News junkies, rejoice: a
better way to gather information
Alan Zisman (c) 2007 First published in Business
May 15-21, 2007; issue 916
High Tech Office column
admit it: I’m a news junkie. I try to keep on top of technology
stories, but I also like to stay on top of local, national and
international news. I scan a lot of headlines and read whatever piques
my interest. Print can be better than online because it’s more likely
to expose me to something interesting that I didn’t know I would find
Instead of randomly surfing the Internet, I make
use of a tool called RSS: Really Simple Syndication. Lots of web pages,
ranging from news publications to reviews and blogs, feature discrete
little icons either featuring stylized radio waves or the letters RSS
or XML. These pages allow readers to subscribe to them using RSS
RSS reader software then periodically checks in and
displays a synopsis of what’s new. As with a print publication, it’s
easy to quickly scan these headlines, stopping to read the full
articles whenever you like. And you can subscribe to as many different
news sites as you like, quickly getting as much news (and from as many
points of view) as you can stand.
Accessing RSS feeds originally
required special software. Dozens are available, many for free, but
none became massively popular. More recently, Mozilla Firefox, Apple
Safari and Microsoft Internet Explorer 7 and other web browsers added
built-in RSS capabilities. Surf to a website that offers RSS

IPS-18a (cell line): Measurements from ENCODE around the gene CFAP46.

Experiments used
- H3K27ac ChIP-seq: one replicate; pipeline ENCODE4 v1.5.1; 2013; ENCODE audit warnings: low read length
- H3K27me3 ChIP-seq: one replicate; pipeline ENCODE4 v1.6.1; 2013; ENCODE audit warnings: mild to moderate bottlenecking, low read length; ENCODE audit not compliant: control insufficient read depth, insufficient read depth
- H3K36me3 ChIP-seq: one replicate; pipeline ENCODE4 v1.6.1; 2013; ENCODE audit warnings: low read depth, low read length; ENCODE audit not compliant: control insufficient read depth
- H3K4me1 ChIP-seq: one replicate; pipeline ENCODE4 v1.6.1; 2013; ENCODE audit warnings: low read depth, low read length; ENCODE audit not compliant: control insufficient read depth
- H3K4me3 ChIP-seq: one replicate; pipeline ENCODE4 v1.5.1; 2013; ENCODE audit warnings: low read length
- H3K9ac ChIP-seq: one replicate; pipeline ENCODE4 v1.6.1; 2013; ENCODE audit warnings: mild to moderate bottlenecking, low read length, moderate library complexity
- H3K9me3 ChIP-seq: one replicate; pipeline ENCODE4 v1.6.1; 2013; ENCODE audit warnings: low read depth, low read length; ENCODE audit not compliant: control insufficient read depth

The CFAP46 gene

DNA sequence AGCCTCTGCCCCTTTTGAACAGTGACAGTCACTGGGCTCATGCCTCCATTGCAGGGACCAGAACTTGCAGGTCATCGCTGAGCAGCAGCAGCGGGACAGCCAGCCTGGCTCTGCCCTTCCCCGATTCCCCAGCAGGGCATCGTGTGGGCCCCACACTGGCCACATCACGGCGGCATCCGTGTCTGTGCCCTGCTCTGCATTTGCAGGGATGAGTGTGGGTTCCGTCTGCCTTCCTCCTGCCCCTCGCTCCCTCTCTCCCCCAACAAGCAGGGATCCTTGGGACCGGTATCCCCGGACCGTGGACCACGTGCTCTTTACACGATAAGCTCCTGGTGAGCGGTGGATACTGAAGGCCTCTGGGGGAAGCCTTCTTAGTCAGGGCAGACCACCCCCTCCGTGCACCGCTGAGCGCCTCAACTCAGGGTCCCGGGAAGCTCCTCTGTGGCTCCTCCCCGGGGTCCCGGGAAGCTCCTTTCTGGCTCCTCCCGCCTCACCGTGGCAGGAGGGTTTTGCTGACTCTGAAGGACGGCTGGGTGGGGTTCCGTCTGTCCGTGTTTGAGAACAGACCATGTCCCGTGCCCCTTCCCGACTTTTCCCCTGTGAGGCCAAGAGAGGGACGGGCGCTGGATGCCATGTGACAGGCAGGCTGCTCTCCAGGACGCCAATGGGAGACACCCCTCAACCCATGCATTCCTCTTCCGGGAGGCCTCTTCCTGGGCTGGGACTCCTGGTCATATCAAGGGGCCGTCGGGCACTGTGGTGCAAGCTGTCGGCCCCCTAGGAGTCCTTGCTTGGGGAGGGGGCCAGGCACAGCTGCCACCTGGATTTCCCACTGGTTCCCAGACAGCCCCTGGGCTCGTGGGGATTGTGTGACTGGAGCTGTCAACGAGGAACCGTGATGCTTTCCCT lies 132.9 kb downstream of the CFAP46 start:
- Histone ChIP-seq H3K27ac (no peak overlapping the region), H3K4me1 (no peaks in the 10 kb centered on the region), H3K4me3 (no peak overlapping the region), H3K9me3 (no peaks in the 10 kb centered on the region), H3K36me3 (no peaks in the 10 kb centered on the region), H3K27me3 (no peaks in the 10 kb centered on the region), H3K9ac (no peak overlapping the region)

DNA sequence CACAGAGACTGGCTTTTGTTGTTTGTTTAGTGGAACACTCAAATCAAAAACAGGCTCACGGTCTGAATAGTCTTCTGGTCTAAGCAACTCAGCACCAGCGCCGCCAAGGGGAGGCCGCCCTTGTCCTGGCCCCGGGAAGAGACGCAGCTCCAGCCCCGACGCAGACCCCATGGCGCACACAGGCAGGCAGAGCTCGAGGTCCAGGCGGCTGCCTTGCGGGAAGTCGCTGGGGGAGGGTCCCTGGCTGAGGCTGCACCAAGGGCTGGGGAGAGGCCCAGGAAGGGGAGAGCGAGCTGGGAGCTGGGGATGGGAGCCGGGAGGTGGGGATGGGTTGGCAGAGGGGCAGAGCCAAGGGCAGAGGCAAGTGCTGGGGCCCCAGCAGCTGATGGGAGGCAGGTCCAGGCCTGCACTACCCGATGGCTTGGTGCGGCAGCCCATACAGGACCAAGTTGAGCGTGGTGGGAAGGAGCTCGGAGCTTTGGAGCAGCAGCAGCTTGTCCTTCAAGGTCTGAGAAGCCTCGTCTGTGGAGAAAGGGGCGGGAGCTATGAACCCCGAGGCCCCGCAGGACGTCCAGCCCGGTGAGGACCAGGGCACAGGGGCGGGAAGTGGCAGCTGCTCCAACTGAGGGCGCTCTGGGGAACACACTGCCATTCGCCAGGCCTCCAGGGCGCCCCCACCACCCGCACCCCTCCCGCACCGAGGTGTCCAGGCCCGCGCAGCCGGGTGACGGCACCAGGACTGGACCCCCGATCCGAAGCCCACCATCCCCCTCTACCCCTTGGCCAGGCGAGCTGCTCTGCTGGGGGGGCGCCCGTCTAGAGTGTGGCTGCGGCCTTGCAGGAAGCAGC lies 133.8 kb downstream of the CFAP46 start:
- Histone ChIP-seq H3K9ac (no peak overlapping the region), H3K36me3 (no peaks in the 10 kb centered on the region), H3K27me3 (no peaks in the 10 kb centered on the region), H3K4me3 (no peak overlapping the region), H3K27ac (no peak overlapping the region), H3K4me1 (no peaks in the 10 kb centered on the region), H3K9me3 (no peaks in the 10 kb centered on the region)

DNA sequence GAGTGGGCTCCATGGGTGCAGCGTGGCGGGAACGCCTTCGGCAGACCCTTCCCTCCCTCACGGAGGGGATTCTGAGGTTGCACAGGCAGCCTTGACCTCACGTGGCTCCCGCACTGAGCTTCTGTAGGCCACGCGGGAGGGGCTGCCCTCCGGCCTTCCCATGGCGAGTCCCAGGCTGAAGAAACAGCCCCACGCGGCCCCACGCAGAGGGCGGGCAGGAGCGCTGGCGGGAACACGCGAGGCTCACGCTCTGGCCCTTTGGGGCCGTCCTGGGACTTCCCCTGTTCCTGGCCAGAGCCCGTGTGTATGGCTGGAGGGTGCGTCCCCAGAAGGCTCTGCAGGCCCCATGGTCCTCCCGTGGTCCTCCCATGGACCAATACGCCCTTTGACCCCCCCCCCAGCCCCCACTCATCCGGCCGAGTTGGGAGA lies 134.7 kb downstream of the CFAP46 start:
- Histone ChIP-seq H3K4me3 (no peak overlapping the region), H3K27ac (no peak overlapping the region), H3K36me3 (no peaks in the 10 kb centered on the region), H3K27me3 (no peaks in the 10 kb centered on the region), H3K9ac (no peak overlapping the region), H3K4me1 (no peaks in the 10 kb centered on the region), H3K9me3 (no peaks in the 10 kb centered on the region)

subscriptions and the little icon appears in the address bar letting
you create a favourite or bookmark for the latest headlines.
never quite worked for me. I found having to check a dozen or more
individual favourites for each of my preferred news sites awkward. I
might as well just go to the various publications’ home pages. And I
might use several different computers: home and work, laptop and
desktop, Windows and Mac and Linux, Internet café on holiday. And I
would have to recreate my RSS subscriptions for each different one.
Move to a new computer and get the same headlines all over again.
Recently, I found a better way. Bloglines
(www.bloglines.com) does for subscribing and reading news feeds what
webmail services do for e-mail: it makes your news feeds available on
any computer that’s connected to the Internet using any web browser.
And as with webmail, it’s always in sync, letting you pick up where you
left off no matter where you access it.
You’ll need an account
with Bloglines, which is easy: give them an e-mail address and password
(hint: don’t use the same password you use to access your e-mail), then
validate using their confirmation e-mail message. Next, as with any RSS
reader, you need to subscribe to some news sources. Bloglines offers
some quick picks to get you started, based on its most popular news
sources, but also based on interests that you indicate.
you’re signed up for some news sources, Bloglines’ feeds page lists
your subscriptions in a frame on the left; click on one of those
“feeds” to see the latest headlines on the right. Click on a headline
for the full article in a new tab or new browser window. But you don’t
have to limit yourself to Bloglines’ choices. If that little RSS icon
shows up on any web page, you can manually add its address to your
Bloglines feeds list. Firefox users have it easier. Clicking on the
little RSS icon now gives you a choice to subscribe to the news feed
using Firefox’s default live bookmarks feature or to add it
automatically to your Bloglines list, ready to get updated hourly.
I’m happy: with Bloglines I can now get my fix of news wherever I go.